“Your” Car Won’t Be Beginning in 2015
By Eric Peters
Eric Peters Autos
April 19, 2012
After a certain point, it’s not paranoia.
The latest brick in the wall is the predictably named “Moving Ahead For Progress in the 21st Century Act,” also known as Senate Bill 1813. (See here for the full text of the bill itself; the relevant section is 31406.) This legislation – already passed by the Senate and likely to be passed by the House – will impose a legal requirement that all new cars made beginning with the 2015 models be fitted with so-called Event Data Recorders (EDRs). These are the “black boxes” you may have read about that store data about how you drive – including whether you wear a seat belt and how fast you drive – ostensibly for purposes of post-accident investigation.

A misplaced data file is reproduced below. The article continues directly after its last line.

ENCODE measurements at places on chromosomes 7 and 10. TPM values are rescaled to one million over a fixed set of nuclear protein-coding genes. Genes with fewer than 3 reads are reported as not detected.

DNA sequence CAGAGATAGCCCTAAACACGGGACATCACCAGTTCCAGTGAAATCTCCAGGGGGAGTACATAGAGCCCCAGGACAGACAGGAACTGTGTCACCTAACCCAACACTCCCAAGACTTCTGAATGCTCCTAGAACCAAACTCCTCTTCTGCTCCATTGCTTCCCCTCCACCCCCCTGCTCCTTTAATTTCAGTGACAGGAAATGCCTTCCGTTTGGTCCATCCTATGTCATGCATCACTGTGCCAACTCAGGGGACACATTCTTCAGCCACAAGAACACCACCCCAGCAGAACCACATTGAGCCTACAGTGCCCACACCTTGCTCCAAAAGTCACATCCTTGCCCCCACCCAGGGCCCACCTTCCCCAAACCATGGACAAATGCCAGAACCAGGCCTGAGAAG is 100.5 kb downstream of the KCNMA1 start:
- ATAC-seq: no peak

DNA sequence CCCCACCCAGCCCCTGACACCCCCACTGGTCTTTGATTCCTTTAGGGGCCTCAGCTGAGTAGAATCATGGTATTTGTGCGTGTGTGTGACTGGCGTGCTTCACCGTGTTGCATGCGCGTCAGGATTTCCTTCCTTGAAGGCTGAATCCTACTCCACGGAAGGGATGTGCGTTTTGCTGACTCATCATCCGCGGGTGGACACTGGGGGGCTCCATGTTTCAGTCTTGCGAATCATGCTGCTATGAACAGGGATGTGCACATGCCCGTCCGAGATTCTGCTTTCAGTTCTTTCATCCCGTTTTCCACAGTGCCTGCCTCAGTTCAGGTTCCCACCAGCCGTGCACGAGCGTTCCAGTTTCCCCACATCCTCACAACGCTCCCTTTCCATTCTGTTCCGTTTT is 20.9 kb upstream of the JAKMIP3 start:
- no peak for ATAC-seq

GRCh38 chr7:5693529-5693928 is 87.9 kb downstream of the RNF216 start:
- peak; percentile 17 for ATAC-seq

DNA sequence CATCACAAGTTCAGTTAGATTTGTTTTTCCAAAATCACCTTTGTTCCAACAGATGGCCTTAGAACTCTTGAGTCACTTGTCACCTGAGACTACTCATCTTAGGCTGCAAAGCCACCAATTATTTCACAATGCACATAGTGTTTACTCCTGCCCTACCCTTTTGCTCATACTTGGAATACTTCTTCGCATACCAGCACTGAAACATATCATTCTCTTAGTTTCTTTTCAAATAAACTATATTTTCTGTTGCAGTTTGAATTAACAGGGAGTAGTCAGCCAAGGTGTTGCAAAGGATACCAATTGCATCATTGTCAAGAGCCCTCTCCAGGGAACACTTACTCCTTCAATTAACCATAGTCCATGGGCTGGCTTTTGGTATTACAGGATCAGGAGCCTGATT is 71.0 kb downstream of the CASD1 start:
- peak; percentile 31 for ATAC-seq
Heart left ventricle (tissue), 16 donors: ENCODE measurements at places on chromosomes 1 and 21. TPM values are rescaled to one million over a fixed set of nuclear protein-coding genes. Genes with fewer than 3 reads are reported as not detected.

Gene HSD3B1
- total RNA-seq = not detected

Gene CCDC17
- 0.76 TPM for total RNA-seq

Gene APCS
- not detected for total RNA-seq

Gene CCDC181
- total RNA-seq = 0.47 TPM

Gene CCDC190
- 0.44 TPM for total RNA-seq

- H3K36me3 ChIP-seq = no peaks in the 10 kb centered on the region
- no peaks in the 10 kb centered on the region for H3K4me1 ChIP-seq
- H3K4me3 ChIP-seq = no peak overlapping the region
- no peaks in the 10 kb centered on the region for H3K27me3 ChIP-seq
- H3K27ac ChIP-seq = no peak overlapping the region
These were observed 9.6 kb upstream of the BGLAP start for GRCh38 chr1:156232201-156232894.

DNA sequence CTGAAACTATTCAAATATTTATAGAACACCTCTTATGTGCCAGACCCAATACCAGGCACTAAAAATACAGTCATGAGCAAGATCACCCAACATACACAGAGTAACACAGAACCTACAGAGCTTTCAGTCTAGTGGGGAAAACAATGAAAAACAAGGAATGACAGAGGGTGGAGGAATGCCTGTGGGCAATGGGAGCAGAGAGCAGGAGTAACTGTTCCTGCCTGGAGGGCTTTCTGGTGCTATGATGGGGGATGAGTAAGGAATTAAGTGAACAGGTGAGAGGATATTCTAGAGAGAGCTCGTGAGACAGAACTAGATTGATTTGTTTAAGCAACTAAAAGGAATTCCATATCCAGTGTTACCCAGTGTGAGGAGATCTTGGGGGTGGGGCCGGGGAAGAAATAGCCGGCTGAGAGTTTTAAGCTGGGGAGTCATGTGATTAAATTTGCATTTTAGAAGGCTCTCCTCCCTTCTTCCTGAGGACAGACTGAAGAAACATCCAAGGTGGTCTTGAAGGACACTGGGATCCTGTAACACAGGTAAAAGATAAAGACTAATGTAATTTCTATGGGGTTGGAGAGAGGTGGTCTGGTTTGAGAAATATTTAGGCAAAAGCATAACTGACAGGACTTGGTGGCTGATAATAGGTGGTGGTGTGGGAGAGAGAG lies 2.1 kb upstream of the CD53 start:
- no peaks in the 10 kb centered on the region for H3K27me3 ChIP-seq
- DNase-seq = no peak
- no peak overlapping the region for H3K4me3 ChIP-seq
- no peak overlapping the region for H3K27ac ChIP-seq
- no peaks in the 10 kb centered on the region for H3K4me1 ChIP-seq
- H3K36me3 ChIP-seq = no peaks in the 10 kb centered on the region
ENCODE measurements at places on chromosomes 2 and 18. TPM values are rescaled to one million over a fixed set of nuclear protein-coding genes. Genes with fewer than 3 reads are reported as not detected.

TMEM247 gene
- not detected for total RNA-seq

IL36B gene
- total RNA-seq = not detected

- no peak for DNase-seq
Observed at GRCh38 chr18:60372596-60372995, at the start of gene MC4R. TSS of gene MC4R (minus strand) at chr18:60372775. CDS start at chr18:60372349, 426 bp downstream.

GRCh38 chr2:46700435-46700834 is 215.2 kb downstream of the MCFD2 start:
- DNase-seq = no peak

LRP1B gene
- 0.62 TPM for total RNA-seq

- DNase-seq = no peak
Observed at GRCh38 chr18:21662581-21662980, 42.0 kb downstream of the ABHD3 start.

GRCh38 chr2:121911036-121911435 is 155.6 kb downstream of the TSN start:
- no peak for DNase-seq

These EDRs are not new. GM and other automakers have been installing them in new cars for years – in GM’s case, since the late 1990s. What’s new is the proposed federal mandate, which would make it illegal to not have one – or (in all likelihood) to remove or disable one in a car required to have the device.
The question arises: why?
Several possibilities come to mind:
First, the EDRs could – and almost certainly will be – tied into your vehicle’s GPS. (Most new and late model cars, conveniently, already have this, too.) Then data about your driving can be transmitted – as well as recorded. To whom? Your insurance company, of course. Progressive Insurance already has such a system in place – voluntary, for the moment. (See here for more on that.)